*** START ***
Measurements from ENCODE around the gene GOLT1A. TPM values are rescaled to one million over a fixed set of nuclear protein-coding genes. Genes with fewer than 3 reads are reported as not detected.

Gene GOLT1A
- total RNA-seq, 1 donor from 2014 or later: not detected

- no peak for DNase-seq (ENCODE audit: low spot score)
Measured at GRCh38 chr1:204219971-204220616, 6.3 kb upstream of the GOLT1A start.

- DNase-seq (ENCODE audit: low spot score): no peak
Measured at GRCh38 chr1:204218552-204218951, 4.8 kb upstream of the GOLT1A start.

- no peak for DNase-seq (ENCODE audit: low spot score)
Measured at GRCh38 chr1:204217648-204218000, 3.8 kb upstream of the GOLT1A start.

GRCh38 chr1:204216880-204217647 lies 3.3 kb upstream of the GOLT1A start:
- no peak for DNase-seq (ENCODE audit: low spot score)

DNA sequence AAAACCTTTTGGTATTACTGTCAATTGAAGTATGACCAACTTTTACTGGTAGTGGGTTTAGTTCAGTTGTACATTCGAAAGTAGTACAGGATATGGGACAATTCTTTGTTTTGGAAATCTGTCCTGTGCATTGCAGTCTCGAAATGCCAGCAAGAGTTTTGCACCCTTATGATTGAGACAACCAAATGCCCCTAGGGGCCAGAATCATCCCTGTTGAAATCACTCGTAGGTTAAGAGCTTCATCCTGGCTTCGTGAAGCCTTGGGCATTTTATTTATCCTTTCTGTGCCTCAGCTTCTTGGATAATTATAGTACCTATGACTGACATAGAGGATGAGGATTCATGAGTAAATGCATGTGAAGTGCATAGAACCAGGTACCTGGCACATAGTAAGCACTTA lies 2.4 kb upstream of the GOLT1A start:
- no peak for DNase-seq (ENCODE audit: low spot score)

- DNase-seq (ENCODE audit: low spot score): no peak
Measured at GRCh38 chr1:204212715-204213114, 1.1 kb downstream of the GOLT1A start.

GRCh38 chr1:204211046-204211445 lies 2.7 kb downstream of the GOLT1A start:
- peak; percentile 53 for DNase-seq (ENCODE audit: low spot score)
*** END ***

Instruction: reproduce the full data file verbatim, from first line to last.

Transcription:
Measurements from ENCODE around the gene GOLT1A. TPM values are rescaled to one million over a fixed set of nuclear protein-coding genes. Genes with fewer than 3 reads are reported as not detected.

Gene GOLT1A
- total RNA-seq, 1 donor from 2014 or later: not detected

- no peak for DNase-seq (ENCODE audit: low spot score)
Measured at GRCh38 chr1:204219971-204220616, 6.3 kb upstream of the GOLT1A start.

- DNase-seq (ENCODE audit: low spot score): no peak
Measured at GRCh38 chr1:204218552-204218951, 4.8 kb upstream of the GOLT1A start.

- no peak for DNase-seq (ENCODE audit: low spot score)
Measured at GRCh38 chr1:204217648-204218000, 3.8 kb upstream of the GOLT1A start.

GRCh38 chr1:204216880-204217647 lies 3.3 kb upstream of the GOLT1A start:
- no peak for DNase-seq (ENCODE audit: low spot score)

DNA sequence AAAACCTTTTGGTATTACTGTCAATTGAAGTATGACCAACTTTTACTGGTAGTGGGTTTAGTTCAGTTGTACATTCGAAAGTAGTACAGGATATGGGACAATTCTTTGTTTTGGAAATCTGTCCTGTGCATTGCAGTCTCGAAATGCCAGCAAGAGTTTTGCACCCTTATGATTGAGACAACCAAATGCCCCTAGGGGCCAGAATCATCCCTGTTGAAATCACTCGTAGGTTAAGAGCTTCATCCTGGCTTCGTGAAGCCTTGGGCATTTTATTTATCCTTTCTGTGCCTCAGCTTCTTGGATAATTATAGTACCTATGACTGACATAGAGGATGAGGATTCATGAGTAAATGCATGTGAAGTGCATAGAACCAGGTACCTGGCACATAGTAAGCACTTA lies 2.4 kb upstream of the GOLT1A start:
- no peak for DNase-seq (ENCODE audit: low spot score)

- DNase-seq (ENCODE audit: low spot score): no peak
Measured at GRCh38 chr1:204212715-204213114, 1.1 kb downstream of the GOLT1A start.

GRCh38 chr1:204211046-204211445 lies 2.7 kb downstream of the GOLT1A start:
- peak; percentile 53 for DNase-seq (ENCODE audit: low spot score)